The US troops faced, the BBC article continues, the same situation against the Taliban as the militants not only made it their country’s war but succeeded in turning it into a religious one.
Prof. Dominic Tierney says, “The Taliban had a goal which was a combination of religious, racial and national fervor. Contrary to the Taliban the Afghan government had failed to enthuse in its troops any zeal for democracy, human rights, or national spirit.
Carter Malkasian says, “The Taliban were highly influenced by religion which made them powerful in the war. They had made themselves representatives of Islam and appealed for resistance to end the foreign occupation of their country. Their views had deeply influenced the Afghans.”
“The common Afghans are not fundamentalist but do attach pride to their faith. On the other hand, the government troops had no such religious fervor and they were fighting the war without any goal.
Taliban’s fervor for Jihad
According to Carter Malkasian, Ahmed writes, the number of Afghans who were prepared to die for the Taliban was more and the Taliban benefited with their numbers on the battlefront. Malkasian had spent considerable time in Afghanistan and had the opportunity to meet the Taliban supporters.
According to Prof. Pasha, the BBC article says, whenever Taliban venture out into the battleground they are always ready for martyrdom. The priority of the American and Afghan government troops, on the other hand, was to save their lives as they were fighting for a country that was not theirs.
What lessons did the US get from these defeats?
Ahmed writes that the American leadership has not learned any lesson from Saigon and Vietnam. It is argued that, in the year 1993, the US repeated the same old mistake while undertaking Military operations in Somalia.
The ghastly scenes of dead American Marines being dragged through the Mogadishu roads were condemned around the world. Americans were seething with anger and that emotion translated into a change in America’s policy vis-a-vis Africa.
In October 1993, the American troops raided Somalian capital Mogadishu to catch the powerful Somalian warlord General Mohammed Farah and his companions but they faced very stiff resistance from Farah’s Militias. Two American Black Hawk helicopters were downed and 18 American marines and two UN army men were killed. At that time, America was leading the UN mission in Somalia to end the civil war in that country.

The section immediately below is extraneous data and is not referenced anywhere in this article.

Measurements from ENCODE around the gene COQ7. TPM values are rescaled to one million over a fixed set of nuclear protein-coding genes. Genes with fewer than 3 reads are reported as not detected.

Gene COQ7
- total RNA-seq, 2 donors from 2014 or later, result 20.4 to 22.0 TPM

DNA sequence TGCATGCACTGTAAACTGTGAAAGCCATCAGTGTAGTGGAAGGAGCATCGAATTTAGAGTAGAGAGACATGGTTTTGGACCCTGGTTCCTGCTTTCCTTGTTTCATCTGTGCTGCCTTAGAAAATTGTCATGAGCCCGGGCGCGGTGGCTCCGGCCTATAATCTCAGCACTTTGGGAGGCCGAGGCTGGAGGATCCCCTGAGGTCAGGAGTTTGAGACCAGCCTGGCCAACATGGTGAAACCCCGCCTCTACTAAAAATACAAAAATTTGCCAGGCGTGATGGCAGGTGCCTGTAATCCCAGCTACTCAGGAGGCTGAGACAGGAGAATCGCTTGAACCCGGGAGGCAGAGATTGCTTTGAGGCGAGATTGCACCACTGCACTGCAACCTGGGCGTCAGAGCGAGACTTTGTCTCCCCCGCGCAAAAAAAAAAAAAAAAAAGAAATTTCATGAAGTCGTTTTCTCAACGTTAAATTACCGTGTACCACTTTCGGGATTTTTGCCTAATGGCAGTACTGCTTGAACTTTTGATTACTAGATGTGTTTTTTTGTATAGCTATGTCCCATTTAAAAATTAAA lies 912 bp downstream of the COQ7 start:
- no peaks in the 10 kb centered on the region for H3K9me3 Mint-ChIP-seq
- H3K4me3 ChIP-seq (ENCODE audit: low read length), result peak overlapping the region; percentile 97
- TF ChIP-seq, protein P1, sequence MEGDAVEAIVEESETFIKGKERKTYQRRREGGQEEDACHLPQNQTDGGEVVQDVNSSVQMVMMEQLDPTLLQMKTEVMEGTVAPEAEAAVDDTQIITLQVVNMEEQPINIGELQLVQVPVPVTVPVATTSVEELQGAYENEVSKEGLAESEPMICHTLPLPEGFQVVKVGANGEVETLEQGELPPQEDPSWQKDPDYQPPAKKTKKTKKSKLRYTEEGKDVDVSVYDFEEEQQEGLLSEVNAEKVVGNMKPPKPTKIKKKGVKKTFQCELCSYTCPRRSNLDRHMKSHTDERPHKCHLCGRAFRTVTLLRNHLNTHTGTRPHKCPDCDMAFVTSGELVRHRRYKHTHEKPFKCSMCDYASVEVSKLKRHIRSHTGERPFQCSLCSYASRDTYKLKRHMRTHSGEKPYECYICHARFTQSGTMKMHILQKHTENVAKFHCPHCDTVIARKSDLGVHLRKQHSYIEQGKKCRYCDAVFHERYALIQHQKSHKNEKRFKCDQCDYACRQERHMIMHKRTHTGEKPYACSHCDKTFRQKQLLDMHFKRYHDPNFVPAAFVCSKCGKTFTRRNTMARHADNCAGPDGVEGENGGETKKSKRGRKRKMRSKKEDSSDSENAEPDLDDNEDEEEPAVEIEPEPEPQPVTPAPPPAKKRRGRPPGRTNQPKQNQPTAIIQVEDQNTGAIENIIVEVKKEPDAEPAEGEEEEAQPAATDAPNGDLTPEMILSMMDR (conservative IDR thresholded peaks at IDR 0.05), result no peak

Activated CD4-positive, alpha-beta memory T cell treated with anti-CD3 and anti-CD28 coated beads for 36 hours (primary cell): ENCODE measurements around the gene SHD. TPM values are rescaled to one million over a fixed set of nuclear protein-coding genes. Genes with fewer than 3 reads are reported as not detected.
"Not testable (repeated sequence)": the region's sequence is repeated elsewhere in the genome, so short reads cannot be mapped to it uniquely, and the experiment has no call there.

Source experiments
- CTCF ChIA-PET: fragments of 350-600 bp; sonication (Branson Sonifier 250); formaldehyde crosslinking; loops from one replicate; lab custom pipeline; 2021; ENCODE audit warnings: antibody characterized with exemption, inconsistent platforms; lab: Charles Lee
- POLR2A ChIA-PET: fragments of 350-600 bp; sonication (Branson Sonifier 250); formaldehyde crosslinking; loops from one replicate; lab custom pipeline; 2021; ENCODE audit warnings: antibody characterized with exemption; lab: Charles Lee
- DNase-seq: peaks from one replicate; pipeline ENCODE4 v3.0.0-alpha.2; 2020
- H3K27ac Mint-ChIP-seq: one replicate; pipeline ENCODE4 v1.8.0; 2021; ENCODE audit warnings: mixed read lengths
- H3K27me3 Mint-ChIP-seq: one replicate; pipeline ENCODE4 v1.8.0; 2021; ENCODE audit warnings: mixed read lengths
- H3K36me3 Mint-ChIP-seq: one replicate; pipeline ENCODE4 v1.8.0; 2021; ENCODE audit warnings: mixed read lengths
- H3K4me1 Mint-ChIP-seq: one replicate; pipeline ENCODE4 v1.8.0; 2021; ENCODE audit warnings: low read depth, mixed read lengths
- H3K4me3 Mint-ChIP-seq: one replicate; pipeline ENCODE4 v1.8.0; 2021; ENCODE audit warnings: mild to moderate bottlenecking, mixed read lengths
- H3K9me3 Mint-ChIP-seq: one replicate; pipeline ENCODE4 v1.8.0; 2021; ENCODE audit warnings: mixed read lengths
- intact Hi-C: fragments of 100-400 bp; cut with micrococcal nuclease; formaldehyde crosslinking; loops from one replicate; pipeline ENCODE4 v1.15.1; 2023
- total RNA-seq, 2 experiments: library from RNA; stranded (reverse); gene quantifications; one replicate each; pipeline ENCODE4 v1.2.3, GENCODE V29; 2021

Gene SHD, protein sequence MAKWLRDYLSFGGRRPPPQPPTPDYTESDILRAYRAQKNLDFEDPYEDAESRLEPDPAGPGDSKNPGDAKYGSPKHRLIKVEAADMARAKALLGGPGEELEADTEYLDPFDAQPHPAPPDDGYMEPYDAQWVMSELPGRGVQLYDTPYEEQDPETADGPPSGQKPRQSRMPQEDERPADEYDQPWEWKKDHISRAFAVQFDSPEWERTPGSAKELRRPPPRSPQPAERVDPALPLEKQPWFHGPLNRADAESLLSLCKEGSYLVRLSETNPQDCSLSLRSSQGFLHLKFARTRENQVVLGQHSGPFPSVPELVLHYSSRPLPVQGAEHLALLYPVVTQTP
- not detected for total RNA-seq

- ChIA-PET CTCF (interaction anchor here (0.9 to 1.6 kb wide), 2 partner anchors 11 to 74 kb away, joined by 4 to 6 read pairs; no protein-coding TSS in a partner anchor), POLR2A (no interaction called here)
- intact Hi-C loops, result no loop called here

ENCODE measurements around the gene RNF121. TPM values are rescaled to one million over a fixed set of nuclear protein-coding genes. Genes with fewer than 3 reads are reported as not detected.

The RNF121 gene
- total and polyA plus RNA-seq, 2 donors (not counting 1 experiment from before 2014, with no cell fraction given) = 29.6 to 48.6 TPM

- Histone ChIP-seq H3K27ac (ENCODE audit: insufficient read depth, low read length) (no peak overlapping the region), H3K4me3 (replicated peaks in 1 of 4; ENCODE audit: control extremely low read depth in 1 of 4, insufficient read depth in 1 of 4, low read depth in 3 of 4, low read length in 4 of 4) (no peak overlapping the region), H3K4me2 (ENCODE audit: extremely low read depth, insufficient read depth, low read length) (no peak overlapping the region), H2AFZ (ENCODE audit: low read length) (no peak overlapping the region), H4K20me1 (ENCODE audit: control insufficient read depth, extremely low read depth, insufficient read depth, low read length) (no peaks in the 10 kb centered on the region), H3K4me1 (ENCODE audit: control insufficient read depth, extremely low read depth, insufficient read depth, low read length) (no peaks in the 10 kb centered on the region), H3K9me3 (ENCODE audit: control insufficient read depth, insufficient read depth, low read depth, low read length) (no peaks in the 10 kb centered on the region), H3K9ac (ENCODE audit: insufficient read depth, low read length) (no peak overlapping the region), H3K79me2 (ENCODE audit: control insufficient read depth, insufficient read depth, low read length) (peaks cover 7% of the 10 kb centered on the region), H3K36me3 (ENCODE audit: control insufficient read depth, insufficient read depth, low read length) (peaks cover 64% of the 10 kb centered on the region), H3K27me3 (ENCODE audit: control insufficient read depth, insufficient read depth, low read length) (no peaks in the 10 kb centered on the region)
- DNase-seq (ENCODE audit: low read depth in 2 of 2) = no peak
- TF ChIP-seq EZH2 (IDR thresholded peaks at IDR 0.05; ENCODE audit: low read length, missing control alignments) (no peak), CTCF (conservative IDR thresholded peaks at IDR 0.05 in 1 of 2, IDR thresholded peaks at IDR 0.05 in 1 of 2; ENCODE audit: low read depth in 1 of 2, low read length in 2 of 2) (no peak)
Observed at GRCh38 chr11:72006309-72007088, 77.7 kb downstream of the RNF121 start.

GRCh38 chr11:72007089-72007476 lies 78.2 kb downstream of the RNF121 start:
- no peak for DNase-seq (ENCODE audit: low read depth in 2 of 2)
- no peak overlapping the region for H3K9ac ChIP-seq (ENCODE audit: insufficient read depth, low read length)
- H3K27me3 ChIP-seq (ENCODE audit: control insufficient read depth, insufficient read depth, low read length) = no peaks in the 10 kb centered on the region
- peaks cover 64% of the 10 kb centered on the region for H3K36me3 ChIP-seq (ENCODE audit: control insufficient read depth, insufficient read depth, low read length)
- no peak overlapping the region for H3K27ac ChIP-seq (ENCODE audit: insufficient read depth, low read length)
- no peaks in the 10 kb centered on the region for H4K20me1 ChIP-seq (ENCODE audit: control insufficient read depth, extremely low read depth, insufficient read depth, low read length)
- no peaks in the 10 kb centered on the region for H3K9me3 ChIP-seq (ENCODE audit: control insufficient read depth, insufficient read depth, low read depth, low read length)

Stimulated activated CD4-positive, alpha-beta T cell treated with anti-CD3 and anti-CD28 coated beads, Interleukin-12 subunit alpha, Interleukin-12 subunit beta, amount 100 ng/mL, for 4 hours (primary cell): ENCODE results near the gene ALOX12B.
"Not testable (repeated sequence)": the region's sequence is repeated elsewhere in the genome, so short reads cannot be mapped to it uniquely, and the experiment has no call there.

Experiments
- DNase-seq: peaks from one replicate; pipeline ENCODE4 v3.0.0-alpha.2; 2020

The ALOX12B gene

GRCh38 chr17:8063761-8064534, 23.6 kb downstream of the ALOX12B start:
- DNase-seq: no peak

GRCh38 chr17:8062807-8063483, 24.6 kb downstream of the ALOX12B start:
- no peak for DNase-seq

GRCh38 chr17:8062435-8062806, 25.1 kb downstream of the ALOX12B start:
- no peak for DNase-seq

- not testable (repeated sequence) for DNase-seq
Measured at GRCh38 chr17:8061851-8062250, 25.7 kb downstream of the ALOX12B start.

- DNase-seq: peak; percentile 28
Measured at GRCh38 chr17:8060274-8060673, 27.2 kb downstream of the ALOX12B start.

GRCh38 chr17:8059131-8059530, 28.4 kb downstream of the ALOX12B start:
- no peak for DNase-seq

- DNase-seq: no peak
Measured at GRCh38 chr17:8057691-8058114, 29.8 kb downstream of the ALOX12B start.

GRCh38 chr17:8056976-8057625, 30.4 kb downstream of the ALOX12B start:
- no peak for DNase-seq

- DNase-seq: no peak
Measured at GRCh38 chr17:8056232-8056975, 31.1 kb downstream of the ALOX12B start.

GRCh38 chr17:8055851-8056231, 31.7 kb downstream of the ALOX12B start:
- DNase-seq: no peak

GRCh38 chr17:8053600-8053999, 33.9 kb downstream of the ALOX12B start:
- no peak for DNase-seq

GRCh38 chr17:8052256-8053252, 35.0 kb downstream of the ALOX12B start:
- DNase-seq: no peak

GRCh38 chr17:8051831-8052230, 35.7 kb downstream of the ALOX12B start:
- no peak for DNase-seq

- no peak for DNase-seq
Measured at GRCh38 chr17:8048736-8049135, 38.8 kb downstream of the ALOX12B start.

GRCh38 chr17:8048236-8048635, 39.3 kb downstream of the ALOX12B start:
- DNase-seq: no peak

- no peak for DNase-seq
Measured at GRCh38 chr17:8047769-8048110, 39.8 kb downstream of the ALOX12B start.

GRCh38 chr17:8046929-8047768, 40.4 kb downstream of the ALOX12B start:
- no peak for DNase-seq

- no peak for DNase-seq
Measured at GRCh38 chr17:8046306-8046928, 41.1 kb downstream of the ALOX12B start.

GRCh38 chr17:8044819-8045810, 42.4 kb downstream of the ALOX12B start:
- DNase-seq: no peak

America withdrew its forces within six months from Somalia and the failure of this mission has made America cautious to intervene in African conflicts.
Prof. Dominic says that there are many lessons to be learned and the most significant lesson according to him is not to start a second war before the end of the first one. Do not initiate war on religious or ethical grounds and explore every possibility to settle the conflicts through negotiation.
US interests in Afghanistan after the US troops withdrawal
Ahmed further quotes Professor Pasha, who argues that while the US has been defeated in Afghanistan but the friendship between Russia and China and their growing interest in Afghanistan will keep the Americans engaged in the area.
Prof. Pasha says, “The professed aim of the US and its allies in Afghanistan and Iraq was country building, democracy, human rights and women’s education which is merely a smokescreen. The main goal was to keep China and Russia away from these countries and to lessen the influence of Russia in West Asian countries”.
“But after this defeat, the American policy has failed and the new US policy will be how to keep China and Russia away from Afghanistan. The US shall once again require the help of Pakistan which has a significant influence over the Taliban.”
Can the US send its troops once again into Afghanistan?
The article quotes Prof Pasha one last time saying that the US was unhappy with Pakistan and as such it has moved away from that country. However, the US had taken Pakistan’s help in concluding a deal with the Taliban and sought a guarantee that the retreating Americans would not be attacked. And since the American policy has failed in Afghanistan, the US will need Pakistan’s help once again in the days to come.”
America would need a person like Pakistan’s former President and military leader General Pervez Musharraf who had supported George W. Bush in 2001 during the US invasion of Afghanistan. Prof Pasha further says that the pressure on Prime Minister Imran Khan shall increase exponentially.
Prof Dominic Tierney says, “President Joe Biden is deadly against another major war in Afghanistan, but if there is any human crisis or an upswing in terrorist organizations or when Afghanistan becomes an arena for the proxy wars of big countries then the US will definitely intervene”.